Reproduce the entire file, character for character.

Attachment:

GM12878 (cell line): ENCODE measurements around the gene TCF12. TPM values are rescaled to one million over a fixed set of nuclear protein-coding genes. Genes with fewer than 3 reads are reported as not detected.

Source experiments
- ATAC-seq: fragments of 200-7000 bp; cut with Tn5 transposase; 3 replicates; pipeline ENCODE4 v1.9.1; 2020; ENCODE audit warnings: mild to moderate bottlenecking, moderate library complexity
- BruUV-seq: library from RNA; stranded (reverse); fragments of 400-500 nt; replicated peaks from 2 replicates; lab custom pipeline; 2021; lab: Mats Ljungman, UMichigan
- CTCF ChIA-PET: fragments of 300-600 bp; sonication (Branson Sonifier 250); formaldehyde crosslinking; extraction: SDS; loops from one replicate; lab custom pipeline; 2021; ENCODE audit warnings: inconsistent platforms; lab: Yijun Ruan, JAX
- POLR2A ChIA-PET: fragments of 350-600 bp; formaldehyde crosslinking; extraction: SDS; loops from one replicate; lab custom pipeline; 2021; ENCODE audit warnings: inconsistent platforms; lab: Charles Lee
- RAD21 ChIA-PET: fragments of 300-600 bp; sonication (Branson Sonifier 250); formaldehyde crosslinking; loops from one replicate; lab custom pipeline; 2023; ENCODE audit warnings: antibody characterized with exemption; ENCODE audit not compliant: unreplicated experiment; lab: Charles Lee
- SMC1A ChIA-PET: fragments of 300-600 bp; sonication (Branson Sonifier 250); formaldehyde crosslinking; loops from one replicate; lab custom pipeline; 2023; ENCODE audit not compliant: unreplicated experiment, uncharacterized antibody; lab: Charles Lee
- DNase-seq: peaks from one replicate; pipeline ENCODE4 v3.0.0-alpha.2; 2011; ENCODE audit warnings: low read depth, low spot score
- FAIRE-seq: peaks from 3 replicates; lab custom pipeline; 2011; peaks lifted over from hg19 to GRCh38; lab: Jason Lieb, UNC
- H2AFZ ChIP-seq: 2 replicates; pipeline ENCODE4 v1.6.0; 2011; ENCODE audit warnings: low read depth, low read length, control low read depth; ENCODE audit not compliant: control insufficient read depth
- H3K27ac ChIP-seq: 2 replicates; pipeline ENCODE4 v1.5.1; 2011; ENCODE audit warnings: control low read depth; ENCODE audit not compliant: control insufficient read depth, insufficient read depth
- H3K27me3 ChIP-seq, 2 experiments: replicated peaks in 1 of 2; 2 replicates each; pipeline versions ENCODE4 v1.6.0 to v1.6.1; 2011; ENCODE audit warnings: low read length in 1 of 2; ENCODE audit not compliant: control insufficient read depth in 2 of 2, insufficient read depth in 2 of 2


GM12878 (cell line): ENCODE measurements around the gene TCF12. TPM values are rescaled to one million over a fixed set of nuclear protein-coding genes. Genes with fewer than 3 reads are reported as not detected.

Source experiments
- ATAC-seq: fragments of 200-7000 bp; cut with Tn5 transposase; 3 replicates; pipeline ENCODE4 v1.9.1; 2020; ENCODE audit warnings: mild to moderate bottlenecking, moderate library complexity
- BruUV-seq: library from RNA; stranded (reverse); fragments of 400-500 nt; replicated peaks from 2 replicates; lab custom pipeline; 2021; lab: Mats Ljungman, UMichigan
- CTCF ChIA-PET: fragments of 300-600 bp; sonication (Branson Sonifier 250); formaldehyde crosslinking; extraction: SDS; loops from one replicate; lab custom pipeline; 2021; ENCODE audit warnings: inconsistent platforms; lab: Yijun Ruan, JAX
- POLR2A ChIA-PET: fragments of 350-600 bp; formaldehyde crosslinking; extraction: SDS; loops from one replicate; lab custom pipeline; 2021; ENCODE audit warnings: inconsistent platforms; lab: Charles Lee
- RAD21 ChIA-PET: fragments of 300-600 bp; sonication (Branson Sonifier 250); formaldehyde crosslinking; loops from one replicate; lab custom pipeline; 2023; ENCODE audit warnings: antibody characterized with exemption; ENCODE audit not compliant: unreplicated experiment; lab: Charles Lee
- SMC1A ChIA-PET: fragments of 300-600 bp; sonication (Branson Sonifier 250); formaldehyde crosslinking; loops from one replicate; lab custom pipeline; 2023; ENCODE audit not compliant: unreplicated experiment, uncharacterized antibody; lab: Charles Lee
- DNase-seq: peaks from one replicate; pipeline ENCODE4 v3.0.0-alpha.2; 2011; ENCODE audit warnings: low read depth, low spot score
- FAIRE-seq: peaks from 3 replicates; lab custom pipeline; 2011; peaks lifted over from hg19 to GRCh38; lab: Jason Lieb, UNC
- H2AFZ ChIP-seq: 2 replicates; pipeline ENCODE4 v1.6.0; 2011; ENCODE audit warnings: low read depth, low read length, control low read depth; ENCODE audit not compliant: control insufficient read depth
- H3K27ac ChIP-seq: 2 replicates; pipeline ENCODE4 v1.5.1; 2011; ENCODE audit warnings: control low read depth; ENCODE audit not compliant: control insufficient read depth, insufficient read depth
- H3K27me3 ChIP-seq, 2 experiments: replicated peaks in 1 of 2; 2 replicates each; pipeline versions ENCODE4 v1.6.0 to v1.6.1; 2011; ENCODE audit warnings: low read length in 1 of 2; ENCODE audit not compliant: control insufficient read depth in 2 of 2, insufficient read depth in 2 of 2